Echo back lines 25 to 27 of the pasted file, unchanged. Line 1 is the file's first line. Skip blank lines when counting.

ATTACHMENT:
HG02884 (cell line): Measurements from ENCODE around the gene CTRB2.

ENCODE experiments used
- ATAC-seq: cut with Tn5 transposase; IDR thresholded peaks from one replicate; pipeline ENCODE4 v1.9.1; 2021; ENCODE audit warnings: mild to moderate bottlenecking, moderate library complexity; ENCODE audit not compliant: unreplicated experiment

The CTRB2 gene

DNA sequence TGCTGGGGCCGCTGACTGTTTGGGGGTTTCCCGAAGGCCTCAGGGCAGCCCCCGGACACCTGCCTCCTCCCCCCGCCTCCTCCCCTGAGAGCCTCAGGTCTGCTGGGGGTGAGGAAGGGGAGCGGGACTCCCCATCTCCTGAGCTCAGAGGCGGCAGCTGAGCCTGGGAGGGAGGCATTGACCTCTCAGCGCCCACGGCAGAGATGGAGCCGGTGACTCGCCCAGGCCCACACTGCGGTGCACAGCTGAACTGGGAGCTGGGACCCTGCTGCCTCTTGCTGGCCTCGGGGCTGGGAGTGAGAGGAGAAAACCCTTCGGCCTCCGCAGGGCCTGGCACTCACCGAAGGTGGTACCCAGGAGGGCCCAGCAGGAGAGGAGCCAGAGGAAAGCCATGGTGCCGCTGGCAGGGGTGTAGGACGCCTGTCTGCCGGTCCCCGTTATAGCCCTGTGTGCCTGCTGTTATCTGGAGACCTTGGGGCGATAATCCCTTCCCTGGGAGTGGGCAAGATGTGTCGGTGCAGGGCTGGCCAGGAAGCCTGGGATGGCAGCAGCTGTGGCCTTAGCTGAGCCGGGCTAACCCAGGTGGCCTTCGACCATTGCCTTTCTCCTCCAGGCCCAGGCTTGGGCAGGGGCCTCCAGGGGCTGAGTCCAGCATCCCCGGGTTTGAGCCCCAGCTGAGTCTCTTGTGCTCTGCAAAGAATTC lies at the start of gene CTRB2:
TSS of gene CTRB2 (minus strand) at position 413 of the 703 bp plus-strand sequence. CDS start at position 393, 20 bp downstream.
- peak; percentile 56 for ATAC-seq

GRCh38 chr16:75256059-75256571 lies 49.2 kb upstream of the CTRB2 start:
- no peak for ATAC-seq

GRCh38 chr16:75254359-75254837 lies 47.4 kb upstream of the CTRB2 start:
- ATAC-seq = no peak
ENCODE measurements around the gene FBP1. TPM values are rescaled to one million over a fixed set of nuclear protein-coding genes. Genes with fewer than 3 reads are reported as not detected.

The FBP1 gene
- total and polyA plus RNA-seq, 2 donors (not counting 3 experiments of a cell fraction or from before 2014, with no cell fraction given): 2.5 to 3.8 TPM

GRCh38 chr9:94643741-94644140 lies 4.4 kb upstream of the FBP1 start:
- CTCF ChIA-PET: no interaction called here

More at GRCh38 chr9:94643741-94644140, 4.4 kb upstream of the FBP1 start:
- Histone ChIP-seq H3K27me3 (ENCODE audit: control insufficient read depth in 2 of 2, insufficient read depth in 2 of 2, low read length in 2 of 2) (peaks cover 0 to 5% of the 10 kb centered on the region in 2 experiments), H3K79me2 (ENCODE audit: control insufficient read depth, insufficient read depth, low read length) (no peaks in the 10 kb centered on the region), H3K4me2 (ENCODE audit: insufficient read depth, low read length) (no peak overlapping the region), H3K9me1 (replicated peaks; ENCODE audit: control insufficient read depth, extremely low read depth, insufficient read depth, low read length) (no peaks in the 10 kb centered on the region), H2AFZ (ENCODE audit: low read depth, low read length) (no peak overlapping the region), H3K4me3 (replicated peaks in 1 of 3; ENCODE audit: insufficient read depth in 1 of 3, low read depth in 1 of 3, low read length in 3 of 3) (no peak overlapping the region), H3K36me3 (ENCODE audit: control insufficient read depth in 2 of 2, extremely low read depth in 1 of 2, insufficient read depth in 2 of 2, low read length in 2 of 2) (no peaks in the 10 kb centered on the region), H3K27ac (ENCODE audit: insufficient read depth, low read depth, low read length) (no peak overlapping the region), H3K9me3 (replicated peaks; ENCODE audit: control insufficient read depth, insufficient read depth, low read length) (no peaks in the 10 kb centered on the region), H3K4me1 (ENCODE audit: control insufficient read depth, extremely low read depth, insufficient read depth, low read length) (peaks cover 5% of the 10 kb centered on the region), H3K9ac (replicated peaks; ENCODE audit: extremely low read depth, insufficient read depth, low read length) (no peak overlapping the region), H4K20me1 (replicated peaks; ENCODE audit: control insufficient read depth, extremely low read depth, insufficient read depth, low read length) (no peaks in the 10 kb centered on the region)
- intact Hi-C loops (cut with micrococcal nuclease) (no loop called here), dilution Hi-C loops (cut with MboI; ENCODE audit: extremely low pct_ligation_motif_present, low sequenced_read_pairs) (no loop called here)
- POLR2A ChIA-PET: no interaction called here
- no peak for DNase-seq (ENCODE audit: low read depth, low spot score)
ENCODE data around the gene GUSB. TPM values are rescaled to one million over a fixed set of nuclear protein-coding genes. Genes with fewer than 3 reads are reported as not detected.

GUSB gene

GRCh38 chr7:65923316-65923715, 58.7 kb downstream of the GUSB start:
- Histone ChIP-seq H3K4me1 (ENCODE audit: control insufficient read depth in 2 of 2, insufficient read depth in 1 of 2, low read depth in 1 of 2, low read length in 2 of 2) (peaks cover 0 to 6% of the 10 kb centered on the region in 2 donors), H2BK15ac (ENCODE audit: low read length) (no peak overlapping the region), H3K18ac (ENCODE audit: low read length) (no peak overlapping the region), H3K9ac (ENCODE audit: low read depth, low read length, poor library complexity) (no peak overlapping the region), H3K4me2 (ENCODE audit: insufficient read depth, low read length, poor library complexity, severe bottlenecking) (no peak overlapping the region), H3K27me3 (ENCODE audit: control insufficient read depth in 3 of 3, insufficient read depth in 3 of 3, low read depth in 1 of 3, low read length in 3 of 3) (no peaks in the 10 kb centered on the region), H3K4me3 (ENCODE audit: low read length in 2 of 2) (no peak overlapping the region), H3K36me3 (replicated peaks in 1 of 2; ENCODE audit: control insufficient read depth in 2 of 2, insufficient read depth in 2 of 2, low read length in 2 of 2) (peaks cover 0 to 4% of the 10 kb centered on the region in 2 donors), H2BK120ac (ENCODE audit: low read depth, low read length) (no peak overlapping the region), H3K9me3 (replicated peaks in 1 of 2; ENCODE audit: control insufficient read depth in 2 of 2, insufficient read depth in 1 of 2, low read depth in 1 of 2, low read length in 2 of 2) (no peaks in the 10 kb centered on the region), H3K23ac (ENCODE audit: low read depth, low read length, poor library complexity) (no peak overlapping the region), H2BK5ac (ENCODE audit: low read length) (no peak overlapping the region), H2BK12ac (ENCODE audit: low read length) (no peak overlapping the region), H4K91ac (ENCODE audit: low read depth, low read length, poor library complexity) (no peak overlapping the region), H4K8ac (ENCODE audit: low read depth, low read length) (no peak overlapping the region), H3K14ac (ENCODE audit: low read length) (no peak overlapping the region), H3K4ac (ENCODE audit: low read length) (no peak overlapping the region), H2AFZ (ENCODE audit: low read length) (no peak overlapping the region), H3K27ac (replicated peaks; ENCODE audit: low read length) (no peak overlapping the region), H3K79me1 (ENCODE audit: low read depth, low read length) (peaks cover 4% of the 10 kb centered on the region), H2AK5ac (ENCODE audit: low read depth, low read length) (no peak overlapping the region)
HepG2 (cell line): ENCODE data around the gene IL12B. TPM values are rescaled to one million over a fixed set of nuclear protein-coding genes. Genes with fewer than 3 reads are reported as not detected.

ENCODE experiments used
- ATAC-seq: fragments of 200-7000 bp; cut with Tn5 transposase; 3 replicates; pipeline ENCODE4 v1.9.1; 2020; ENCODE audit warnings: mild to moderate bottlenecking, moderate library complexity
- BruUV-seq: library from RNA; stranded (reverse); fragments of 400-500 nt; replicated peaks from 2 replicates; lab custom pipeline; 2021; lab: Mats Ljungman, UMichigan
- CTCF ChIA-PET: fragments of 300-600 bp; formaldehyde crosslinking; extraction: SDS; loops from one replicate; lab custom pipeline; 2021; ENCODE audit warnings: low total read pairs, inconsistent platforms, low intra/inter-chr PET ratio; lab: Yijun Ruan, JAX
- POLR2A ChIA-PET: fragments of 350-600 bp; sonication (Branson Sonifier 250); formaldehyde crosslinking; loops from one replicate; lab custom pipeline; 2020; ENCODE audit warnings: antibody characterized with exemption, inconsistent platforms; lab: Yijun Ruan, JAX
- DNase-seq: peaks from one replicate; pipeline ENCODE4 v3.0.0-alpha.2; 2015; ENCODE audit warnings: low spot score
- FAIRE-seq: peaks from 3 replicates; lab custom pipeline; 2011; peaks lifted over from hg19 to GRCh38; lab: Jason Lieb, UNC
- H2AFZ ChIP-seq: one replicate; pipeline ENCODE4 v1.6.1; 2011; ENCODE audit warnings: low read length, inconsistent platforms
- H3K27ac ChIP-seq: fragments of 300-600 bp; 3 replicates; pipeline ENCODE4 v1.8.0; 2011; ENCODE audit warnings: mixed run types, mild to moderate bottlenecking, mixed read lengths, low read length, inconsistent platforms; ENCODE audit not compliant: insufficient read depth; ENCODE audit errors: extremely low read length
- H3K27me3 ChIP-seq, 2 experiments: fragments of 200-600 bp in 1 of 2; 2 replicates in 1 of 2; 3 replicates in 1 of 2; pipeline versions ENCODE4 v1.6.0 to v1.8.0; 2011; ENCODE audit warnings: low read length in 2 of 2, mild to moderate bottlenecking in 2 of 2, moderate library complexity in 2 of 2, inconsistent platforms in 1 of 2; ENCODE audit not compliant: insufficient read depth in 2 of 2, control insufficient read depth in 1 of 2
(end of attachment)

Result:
- Histone ChIP-seq H3K4me1 (ENCODE audit: control insufficient read depth in 2 of 2, insufficient read depth in 1 of 2, low read depth in 1 of 2, low read length in 2 of 2) (peaks cover 0 to 6% of the 10 kb centered on the region in 2 donors), H2BK15ac (ENCODE audit: low read length) (no peak overlapping the region), H3K18ac (ENCODE audit: low read length) (no peak overlapping the region), H3K9ac (ENCODE audit: low read depth, low read length, poor library complexity) (no peak overlapping the region), H3K4me2 (ENCODE audit: insufficient read depth, low read length, poor library complexity, severe bottlenecking) (no peak overlapping the region), H3K27me3 (ENCODE audit: control insufficient read depth in 3 of 3, insufficient read depth in 3 of 3, low read depth in 1 of 3, low read length in 3 of 3) (no peaks in the 10 kb centered on the region), H3K4me3 (ENCODE audit: low read length in 2 of 2) (no peak overlapping the region), H3K36me3 (replicated peaks in 1 of 2; ENCODE audit: control insufficient read depth in 2 of 2, insufficient read depth in 2 of 2, low read length in 2 of 2) (peaks cover 0 to 4% of the 10 kb centered on the region in 2 donors), H2BK120ac (ENCODE audit: low read depth, low read length) (no peak overlapping the region), H3K9me3 (replicated peaks in 1 of 2; ENCODE audit: control insufficient read depth in 2 of 2, insufficient read depth in 1 of 2, low read depth in 1 of 2, low read length in 2 of 2) (no peaks in the 10 kb centered on the region), H3K23ac (ENCODE audit: low read depth, low read length, poor library complexity) (no peak overlapping the region), H2BK5ac (ENCODE audit: low read length) (no peak overlapping the region), H2BK12ac (ENCODE audit: low read length) (no peak overlapping the region), H4K91ac (ENCODE audit: low read depth, low read length, poor library complexity) (no peak overlapping the region), H4K8ac (ENCODE audit: low read depth, low read length) (no peak overlapping the region), H3K14ac (ENCODE audit: low read length) (no peak overlapping the region), H3K4ac (ENCODE audit: low read length) (no peak overlapping the region), H2AFZ (ENCODE audit: low read length) (no peak overlapping the region), H3K27ac (replicated peaks; ENCODE audit: low read length) (no peak overlapping the region), H3K79me1 (ENCODE audit: low read depth, low read length) (peaks cover 4% of the 10 kb centered on the region), H2AK5ac (ENCODE audit: low read depth, low read length) (no peak overlapping the region)
HepG2 (cell line): ENCODE data around the gene IL12B. TPM values are rescaled to one million over a fixed set of nuclear protein-coding genes. Genes with fewer than 3 reads are reported as not detected.

ENCODE experiments used